So-called "Border Czar" Alan Bersin and other Homeland Security officials met with state Attorney General Terry Goddard today to discuss how to get different agencies working better together.
During the meeting, Bersin (pictured above) reportedly called Arizona, "the most lawless corridor on the Southwest border."
We have no idea what that means, but it sounds bad.
Goddard pushed for new rules that would allow him to re-start his investigations of money wiring transactions flowing from Mexico to states other than Arizona, a tactic recently shot down by the Arizona Supreme Court. He also lobbied for the feds to do something about gift cards, which smugglers use freely to transfer money across the border.
It appears the officials had a nice chat. Whether the talk accomplished anything, only time will tell. Below is the text of Goddard's news release:
Terry Goddard, Homeland Security Officials Pledge Stronger Cooperation
(Phoenix, Ariz. - June 19, 2009) Attorney General Terry Goddard today received pledges of greater federal cooperation in the fight against border violence and drug cartels from senior officials of the U.S. Department of Homeland Security during a meeting in Phoenix.
Goddard met with several Homeland Security officials, including Alan Bersin, Assistant Secretary for International Affairs and Special Representative for Border Affairs, and John Morton, Assistant Secretary for Immigration and Customs Enforcement.
Goddard invited the group to his office to explain Arizona's efforts to combat border violence and ask for stronger federal support of successful programs developed by the Attorney General's office to stop the flow of money to drug cartels.
"This was a highly productive meeting, and I am greatly encouraged by the desire expressed in working more cooperatively. State and federal law enforcement should become a more seamless operation, and we've taken a major step in that direction today."
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Bersin, who is sometimes referred to as the "Border Czar," called Arizona "the most lawless corridor on the Southwest border" and stated his commitment for increased federal and state cooperation. More specifically, he said he would push for closer collaboration among state prosecutors, U.S. attorneys, Homeland Security and the U.S. Department of Justice. Bersin also complimented Goddard and Arizona "for taking a lead among the states" in the fight against border crime.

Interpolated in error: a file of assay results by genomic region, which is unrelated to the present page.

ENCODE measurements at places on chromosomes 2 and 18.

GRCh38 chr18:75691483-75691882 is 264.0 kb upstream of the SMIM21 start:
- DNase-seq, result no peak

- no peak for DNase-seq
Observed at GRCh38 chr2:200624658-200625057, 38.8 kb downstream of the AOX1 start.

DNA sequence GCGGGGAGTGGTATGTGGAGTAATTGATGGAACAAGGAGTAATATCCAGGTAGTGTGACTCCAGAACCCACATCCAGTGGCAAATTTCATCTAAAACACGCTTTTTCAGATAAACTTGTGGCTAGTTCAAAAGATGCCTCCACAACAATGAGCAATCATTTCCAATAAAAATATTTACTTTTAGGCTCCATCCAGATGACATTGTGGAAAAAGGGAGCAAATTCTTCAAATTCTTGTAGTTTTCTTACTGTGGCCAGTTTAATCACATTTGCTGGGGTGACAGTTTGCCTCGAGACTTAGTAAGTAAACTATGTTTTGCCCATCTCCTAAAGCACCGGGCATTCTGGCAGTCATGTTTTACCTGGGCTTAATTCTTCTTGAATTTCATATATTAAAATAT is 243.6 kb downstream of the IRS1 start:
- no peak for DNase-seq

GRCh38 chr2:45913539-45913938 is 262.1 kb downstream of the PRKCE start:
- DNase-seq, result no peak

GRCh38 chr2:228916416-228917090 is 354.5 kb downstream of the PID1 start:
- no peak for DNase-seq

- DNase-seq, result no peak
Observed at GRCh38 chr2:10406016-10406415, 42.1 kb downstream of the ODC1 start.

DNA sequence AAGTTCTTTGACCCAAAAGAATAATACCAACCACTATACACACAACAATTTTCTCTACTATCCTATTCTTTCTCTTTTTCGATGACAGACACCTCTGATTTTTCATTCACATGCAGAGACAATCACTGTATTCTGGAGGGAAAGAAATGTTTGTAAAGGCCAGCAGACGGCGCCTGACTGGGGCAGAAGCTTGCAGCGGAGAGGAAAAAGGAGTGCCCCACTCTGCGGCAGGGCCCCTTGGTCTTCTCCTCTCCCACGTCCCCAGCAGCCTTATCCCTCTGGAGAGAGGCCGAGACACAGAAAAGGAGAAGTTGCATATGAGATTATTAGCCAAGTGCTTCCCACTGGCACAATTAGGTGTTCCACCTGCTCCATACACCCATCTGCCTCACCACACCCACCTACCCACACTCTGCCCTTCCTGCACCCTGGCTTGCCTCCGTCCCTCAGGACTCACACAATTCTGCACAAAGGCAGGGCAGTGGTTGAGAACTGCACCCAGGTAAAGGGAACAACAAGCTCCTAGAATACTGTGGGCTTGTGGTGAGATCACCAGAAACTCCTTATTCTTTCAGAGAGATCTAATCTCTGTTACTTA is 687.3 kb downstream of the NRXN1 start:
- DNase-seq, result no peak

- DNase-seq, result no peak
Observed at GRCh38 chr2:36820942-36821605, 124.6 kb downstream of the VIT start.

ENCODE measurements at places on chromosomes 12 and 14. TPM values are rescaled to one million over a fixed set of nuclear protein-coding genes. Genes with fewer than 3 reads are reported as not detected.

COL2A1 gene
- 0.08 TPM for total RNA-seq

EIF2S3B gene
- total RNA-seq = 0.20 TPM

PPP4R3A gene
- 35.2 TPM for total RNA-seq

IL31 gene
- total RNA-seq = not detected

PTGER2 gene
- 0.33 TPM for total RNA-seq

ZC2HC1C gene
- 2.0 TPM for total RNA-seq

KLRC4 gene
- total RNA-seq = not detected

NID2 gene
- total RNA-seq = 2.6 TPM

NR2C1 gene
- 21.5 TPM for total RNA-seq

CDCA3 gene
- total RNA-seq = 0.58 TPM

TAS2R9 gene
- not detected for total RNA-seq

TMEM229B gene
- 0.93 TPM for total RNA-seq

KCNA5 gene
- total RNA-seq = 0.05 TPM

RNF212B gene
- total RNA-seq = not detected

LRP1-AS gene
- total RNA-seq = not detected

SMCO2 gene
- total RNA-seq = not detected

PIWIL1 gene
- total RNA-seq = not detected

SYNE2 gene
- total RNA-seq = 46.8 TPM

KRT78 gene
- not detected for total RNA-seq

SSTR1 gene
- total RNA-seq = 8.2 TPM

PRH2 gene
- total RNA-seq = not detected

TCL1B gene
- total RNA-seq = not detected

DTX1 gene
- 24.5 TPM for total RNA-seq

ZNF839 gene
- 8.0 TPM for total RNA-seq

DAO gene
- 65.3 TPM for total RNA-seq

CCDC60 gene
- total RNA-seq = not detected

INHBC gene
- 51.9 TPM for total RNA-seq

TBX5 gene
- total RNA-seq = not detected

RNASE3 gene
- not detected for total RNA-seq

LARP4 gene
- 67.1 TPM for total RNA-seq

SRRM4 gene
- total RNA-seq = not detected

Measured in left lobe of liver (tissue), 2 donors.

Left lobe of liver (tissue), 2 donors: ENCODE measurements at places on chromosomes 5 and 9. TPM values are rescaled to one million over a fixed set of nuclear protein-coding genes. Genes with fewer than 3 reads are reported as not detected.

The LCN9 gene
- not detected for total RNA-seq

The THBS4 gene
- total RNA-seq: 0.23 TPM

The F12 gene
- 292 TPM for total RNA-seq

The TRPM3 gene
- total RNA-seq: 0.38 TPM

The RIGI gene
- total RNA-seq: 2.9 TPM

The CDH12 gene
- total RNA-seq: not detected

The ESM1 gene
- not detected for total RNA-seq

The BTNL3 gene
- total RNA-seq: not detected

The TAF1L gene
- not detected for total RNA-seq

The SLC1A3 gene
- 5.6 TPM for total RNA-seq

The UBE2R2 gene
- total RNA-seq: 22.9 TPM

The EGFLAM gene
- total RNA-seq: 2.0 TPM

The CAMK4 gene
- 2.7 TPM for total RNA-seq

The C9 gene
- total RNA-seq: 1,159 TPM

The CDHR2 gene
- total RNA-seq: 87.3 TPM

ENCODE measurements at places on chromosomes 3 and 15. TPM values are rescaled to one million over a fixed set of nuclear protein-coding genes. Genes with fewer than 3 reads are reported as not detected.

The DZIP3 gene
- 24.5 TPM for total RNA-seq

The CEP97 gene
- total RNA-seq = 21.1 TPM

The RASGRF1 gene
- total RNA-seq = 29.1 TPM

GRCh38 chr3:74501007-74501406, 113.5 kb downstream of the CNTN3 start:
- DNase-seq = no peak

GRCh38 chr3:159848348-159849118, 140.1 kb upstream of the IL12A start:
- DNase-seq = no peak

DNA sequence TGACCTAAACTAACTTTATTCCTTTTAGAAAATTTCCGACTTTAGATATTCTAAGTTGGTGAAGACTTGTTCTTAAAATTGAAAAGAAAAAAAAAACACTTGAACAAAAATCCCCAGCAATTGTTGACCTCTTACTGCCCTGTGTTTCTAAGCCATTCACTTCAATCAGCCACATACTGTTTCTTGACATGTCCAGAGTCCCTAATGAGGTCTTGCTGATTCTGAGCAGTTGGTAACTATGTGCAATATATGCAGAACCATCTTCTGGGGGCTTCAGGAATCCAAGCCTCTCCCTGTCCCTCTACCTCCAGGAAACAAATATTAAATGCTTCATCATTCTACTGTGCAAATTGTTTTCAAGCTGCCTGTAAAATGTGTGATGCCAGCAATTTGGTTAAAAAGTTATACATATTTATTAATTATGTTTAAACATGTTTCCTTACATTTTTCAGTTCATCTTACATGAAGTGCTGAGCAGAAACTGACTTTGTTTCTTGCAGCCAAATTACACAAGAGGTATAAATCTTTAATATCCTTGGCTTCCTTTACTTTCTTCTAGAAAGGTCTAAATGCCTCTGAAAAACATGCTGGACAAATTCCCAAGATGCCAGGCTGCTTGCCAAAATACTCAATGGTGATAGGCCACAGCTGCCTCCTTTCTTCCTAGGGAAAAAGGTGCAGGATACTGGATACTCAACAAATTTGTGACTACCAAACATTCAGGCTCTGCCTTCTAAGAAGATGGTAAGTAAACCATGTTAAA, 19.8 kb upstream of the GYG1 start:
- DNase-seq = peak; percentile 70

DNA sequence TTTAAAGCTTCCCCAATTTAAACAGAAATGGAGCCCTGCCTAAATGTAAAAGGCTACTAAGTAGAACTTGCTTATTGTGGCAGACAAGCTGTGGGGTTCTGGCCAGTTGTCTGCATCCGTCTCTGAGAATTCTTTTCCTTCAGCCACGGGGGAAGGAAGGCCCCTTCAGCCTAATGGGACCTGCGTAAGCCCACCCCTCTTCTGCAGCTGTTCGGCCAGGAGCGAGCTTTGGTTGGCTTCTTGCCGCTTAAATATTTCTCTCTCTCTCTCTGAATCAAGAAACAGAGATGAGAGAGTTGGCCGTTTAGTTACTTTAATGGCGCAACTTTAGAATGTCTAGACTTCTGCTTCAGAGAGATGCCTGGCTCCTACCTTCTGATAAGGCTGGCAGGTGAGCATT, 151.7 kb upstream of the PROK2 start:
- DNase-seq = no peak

Among the topics discussed, Goddard asked for border-wide implementation of the program pioneered by the Attorney General's Office to identify and seize smuggling proceeds sent by wire transfer services. The Arizona program successfully seized $17 million in smuggling proceeds in Arizona and caused a dramatic drop in smuggling proceeds sent by wire transfer through Arizona each year. The program would also enable federal regulators to more quickly root out specific money transmitter locations that are complicit with smugglers who illegally send thousands of dollars at a time across the border.
Goddard also voiced the need for federal regulation and improved transparency in the use of "stored value cards." These cards, which use technology similar to retail store gift cards, are not yet recognized by the federal government as a form of currency. Because of this loophole, smugglers are moving millions of dollars across the U.S.-Mexico border in cards pre-loaded with thousands of dollars at a time, without any penalties. Goddard wants federal regulators to classify these cards as a form of currency and require that they be formatted in a way that law enforcement can identify how much money is stored on them.
Goddard, Bersin and Morton briefly addressed the media following the closed-door meeting